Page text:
No.  I was a bigger fan of his non-fiction pieces.  Like the essay "Ticket to the Fair."  That's the essay that made me a fan.  Then I read Brief Interviews with Hideous Men and a couple of his other books.  But Infinite Jest intimidates me way too much.  I don't know that I could ever read a book that long.

I love "Ticket to the Fair."  When I was a professor, I assigned my students that essay. I notice that a lot of songwriters also write poetry? Do you?

When I was a teenager, but not any more.

How do you think your training as a creative non fiction writer helps you as a songwriter?

I don't know if it really does.  It's completely different.  The way I approach songwriting is very relaxed, and when I was in school, writing essays, I was really stressed out with research and stuff.  But with songwriting I just make up my lyrics on the spot.  It's not something I think too much about, as opposed to if I were writing some kind of academic piece.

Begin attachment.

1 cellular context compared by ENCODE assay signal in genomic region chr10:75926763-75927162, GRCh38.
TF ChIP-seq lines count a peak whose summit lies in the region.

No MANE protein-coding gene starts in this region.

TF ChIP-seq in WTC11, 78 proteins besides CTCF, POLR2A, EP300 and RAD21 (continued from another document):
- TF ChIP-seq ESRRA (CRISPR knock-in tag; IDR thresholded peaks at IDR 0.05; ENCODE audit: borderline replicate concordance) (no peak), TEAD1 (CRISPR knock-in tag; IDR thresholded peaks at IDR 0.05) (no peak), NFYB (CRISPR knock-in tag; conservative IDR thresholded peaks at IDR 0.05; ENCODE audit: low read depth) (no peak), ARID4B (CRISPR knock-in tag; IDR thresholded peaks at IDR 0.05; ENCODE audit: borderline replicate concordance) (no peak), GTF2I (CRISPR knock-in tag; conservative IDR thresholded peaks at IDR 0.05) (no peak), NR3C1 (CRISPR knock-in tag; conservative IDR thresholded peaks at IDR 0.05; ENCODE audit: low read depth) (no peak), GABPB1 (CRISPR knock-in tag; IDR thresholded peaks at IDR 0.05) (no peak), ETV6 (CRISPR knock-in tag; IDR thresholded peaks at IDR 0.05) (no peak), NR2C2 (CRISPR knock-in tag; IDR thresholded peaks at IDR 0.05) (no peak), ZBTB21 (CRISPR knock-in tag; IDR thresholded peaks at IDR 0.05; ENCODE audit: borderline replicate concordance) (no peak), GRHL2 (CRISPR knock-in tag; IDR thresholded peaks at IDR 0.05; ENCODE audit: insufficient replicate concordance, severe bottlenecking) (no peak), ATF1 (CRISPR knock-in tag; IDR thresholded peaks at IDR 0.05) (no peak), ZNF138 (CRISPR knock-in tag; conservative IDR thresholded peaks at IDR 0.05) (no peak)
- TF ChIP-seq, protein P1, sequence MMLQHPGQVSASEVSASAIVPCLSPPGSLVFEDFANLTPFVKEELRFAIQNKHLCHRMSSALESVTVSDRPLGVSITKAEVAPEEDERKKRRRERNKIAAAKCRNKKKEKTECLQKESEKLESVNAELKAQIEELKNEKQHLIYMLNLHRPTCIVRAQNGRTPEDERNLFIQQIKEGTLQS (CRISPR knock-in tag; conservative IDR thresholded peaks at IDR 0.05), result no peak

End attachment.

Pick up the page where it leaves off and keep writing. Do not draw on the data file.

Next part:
But with creative non-fiction, the use of language and how it sounds is important.  That's obviously important with songwriting.

In some ways, but I try to write simple and straightforward lyrics.  The topic I was writing about the most was California when I was into studying creative non-fiction, and that's probably what inspired me to write these songs as Best Coast.  So in a weird way it helped me out.

Talk to me about your creative process.